The regime's policies may not be wise, but they'll probably forestall a catastrophe.
By Christopher Balding
Ever since the 2008 global financial crisis, pundits have tried to guess which country could set off the next implosion. Last week, China seemed to put itself forward as a pretty good candidate, as markets around the world panicked over the risks posed by its slowing economy. Those fears, while valid, are overdone.
China’s Managed Markets
We know much more now about the factors that contribute to financial crises than we did before. Previous victims have all featured elevated risk factors such as rapid credit growth, poor public finances and asset bubbles. Those risks intensify when they develop in combination with one another.
Today's China certainly suffers from many of them. The Bank for International Settlements has warned that Chinese credit growth since 2008 represents one of the largest expansions in modern financial history. The Chinese credit-to-GDP gap, a widely used leading indicator of banking stress, stands at a global high of 25.4. No other country comes close: Turkey, the next on the list, has a credit-to-GDP gap of 16.6. Between 2007 and the end of 2014, Chinese and Hong Kong debt-to-GDP grew by 82 percent and 103 percent respectively -- more than twice as fast as virtually every other emerging market economy.
The International Monetary Fund warns that China’s government and contingent deficits total nearly 10 percent of GDP. Chinese economists have found housing price-to-income ratios well in excess of the long-term global average. Bad loans are seriously understated; Charlene Chu of Autonomous Research puts them closer to 20 percent. The world's factory is suffering from severe overcapacity and weak global demand for its manufactured products.
Still, it would be a mistake to look at this cocktail of factors and assume a crisis is inevitable. First, just because a country features elevated risk levels doesn't guarantee disaster. At nearly 400 percent of GDP, Japanese debt levels far outpace those in China, yet few fear a crisis in Japan. By the same token, Chinese home prices in relative terms have been much higher for a number of years than in the U.S. prior to the global financial crisis, without provoking a crash. While countries that suffer financial crises share common risk factors, not all countries with those risk factors succumb to crises.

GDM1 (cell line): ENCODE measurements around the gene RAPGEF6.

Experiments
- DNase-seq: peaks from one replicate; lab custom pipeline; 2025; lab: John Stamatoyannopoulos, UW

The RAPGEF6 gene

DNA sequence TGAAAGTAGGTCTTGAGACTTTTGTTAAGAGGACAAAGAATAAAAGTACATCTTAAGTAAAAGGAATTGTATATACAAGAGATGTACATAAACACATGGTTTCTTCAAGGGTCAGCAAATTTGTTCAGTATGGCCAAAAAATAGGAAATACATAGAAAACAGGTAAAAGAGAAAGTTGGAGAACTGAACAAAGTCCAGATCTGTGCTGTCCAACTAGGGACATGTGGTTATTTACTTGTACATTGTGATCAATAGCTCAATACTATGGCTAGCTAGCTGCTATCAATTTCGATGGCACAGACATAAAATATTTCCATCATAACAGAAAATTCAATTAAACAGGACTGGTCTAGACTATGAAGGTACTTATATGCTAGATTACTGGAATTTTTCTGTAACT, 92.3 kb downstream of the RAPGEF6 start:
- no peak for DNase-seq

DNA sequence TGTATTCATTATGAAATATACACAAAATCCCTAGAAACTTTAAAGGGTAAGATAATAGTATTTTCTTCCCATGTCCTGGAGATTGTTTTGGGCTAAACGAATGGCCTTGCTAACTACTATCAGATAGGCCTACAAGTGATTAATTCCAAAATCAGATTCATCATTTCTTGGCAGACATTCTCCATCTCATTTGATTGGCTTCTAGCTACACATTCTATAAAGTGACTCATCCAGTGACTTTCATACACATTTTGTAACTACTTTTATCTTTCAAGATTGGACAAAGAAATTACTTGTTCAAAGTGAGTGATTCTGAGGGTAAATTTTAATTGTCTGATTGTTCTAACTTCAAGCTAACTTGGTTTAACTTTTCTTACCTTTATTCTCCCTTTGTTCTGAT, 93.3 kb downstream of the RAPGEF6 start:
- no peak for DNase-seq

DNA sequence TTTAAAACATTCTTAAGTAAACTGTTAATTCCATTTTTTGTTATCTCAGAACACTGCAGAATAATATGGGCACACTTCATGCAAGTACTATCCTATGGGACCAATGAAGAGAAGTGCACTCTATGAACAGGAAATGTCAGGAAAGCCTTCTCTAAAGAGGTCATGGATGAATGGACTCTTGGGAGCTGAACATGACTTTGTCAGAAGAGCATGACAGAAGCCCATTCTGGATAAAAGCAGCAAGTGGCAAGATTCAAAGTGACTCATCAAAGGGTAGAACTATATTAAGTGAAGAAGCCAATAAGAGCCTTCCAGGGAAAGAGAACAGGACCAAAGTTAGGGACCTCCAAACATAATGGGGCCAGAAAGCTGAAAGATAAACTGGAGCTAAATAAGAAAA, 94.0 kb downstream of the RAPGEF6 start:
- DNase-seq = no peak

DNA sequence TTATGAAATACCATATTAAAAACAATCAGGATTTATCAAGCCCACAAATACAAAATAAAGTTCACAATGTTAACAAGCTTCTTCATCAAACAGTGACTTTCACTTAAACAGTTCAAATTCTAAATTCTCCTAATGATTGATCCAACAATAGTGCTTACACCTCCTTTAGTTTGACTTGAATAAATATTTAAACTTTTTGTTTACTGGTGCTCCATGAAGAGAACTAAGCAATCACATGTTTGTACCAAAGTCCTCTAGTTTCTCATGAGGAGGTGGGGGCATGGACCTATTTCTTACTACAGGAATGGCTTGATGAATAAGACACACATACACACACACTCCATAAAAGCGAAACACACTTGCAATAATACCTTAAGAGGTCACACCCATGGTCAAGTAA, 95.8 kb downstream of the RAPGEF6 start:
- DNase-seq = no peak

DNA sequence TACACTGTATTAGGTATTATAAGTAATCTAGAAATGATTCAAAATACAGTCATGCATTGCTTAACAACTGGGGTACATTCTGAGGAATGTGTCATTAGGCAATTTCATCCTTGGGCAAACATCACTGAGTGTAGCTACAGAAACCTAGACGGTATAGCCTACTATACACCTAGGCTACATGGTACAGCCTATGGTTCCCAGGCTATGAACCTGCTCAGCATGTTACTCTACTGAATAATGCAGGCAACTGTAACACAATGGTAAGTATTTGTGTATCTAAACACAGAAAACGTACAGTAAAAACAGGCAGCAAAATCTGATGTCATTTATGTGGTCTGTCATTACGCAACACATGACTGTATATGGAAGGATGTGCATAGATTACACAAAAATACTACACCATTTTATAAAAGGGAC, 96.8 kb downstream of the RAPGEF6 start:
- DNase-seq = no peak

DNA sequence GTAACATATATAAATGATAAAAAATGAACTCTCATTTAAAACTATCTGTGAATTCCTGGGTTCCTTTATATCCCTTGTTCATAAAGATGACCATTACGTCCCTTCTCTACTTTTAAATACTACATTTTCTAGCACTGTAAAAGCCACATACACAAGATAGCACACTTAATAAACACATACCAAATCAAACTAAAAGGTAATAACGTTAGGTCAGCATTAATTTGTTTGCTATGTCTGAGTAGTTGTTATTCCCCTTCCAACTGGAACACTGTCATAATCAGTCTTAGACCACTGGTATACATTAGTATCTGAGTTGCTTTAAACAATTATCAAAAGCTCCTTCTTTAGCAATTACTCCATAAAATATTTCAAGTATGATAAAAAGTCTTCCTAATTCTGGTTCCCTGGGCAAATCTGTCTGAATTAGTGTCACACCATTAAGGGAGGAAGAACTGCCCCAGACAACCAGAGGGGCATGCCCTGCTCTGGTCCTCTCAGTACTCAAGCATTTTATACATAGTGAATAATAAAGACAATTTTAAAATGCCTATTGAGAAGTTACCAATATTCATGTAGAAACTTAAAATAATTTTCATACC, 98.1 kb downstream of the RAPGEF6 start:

Second, crises grow out of complicated, non-linear interactions of various factors, rather than a uniform and predictable sequence of events. In his book "Outliers," Malcolm Gladwell describes plane crashes as most “likely to be the result of an accumulation of minor difficulties and seemingly trivial malfunctions.”
Chinese leaders are acutely conscious of the “seemingly trivial malfunctions” in the economy that could prompt a crisis and have the tools to address them. Whereas Greece had to haggle desperately with Europe to obtain financing and the U.S. government provoked fierce argument over its corporate bailouts, China has moved swiftly to rescue failing firms to prevent a domino collapse. Authorities will censor market rumors, sell off billions in foreign reserves to prop up the currency, flood the banking system with liquidity -- whatever it takes to maintain stability. That doesn't mean they'll always make wise policy decisions. But those policies should at least reduce the likelihood of catastrophic outcomes.
Third, as with all things in China, the specter of a financial crisis is an intensely political concern. Even a publicly acknowledged slowdown would pose a threat to Communist rule, which is so dependent on the regime's claims to economic competence. Whereas the U.S. might be able tolerate the risk or losses associated with a crash and emerge stronger, Chinese leaders -- well aware of the fate of the Soviet Union -- can't afford to do so.
Should a financial crisis occur in China, it will be because all options to prevent such a profound dislocation have been tried and failed. Before then, no rescue attempt or bailout will be too outlandish to attempt. No policy, however absurd like maintaining credit growth at twice the rate of GDP growth, will be overlooked.
Indeed, the greater problem is that amid these efforts, the serious and painful restructuring China needs will be postponed. Truly slowing credit growth would prompt a wave of corporate bankruptcies and prevent the government from reaching its GDP growth target. Yet the alternative -- the continued buildup of debt and spread of lossmaking zombie companies across the economy -- only deepens the risk of an eventual crash. It’s true that a crisis would be the last possible outcome after many, many failures. The question is whether the cure will turn out to be worse than the disease.
This column does not necessarily reflect the opinion of the editorial board or Bloomberg LP and its owners.
Sources: Christopher Balding (Bloomberg), Charlie Awdry – China Equities Manager (Henderson Global Investors)
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